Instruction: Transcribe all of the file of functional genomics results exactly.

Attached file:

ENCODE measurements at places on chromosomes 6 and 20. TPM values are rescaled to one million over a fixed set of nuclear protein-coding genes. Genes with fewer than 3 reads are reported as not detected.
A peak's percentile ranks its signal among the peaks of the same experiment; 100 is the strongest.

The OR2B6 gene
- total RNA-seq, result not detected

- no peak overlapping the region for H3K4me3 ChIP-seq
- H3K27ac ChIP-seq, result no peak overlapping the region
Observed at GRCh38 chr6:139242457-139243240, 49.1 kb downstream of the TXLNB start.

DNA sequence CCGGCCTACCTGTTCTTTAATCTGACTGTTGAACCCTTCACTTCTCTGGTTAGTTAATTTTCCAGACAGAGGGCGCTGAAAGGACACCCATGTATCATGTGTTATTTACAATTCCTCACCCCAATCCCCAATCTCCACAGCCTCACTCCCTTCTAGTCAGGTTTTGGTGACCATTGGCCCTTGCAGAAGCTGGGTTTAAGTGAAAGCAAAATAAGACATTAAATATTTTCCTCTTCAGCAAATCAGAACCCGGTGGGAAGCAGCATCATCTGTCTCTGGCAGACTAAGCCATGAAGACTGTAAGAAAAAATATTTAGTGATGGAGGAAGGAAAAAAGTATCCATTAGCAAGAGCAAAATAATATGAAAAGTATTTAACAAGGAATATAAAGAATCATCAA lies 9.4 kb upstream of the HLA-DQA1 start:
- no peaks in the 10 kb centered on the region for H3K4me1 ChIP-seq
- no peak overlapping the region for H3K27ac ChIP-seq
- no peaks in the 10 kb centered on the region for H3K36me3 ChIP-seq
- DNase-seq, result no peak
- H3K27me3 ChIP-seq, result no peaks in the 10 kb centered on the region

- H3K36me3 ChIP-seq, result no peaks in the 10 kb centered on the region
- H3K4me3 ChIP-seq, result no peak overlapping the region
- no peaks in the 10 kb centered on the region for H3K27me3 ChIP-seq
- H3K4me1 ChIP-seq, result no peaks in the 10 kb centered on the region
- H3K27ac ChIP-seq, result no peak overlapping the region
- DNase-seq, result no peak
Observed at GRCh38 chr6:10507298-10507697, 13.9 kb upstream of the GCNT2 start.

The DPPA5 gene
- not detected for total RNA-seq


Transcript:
ENCODE measurements at places on chromosomes 6 and 20. TPM values are rescaled to one million over a fixed set of nuclear protein-coding genes. Genes with fewer than 3 reads are reported as not detected.
A peak's percentile ranks its signal among the peaks of the same experiment; 100 is the strongest.

The OR2B6 gene
- total RNA-seq, result not detected

- no peak overlapping the region for H3K4me3 ChIP-seq
- H3K27ac ChIP-seq, result no peak overlapping the region
Observed at GRCh38 chr6:139242457-139243240, 49.1 kb downstream of the TXLNB start.

DNA sequence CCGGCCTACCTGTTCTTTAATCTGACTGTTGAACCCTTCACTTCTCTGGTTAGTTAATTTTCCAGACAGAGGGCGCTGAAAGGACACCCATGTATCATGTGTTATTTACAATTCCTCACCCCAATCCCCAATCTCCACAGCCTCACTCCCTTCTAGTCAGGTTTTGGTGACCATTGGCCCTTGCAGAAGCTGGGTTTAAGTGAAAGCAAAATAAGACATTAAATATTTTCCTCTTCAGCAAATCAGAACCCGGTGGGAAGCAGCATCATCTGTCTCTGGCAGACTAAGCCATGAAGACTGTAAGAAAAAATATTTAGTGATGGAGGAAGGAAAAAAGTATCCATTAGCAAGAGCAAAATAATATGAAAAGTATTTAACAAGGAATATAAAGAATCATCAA lies 9.4 kb upstream of the HLA-DQA1 start:
- no peaks in the 10 kb centered on the region for H3K4me1 ChIP-seq
- no peak overlapping the region for H3K27ac ChIP-seq
- no peaks in the 10 kb centered on the region for H3K36me3 ChIP-seq
- DNase-seq, result no peak
- H3K27me3 ChIP-seq, result no peaks in the 10 kb centered on the region

- H3K36me3 ChIP-seq, result no peaks in the 10 kb centered on the region
- H3K4me3 ChIP-seq, result no peak overlapping the region
- no peaks in the 10 kb centered on the region for H3K27me3 ChIP-seq
- H3K4me1 ChIP-seq, result no peaks in the 10 kb centered on the region
- H3K27ac ChIP-seq, result no peak overlapping the region
- DNase-seq, result no peak
Observed at GRCh38 chr6:10507298-10507697, 13.9 kb upstream of the GCNT2 start.

The DPPA5 gene
- not detected for total RNA-seq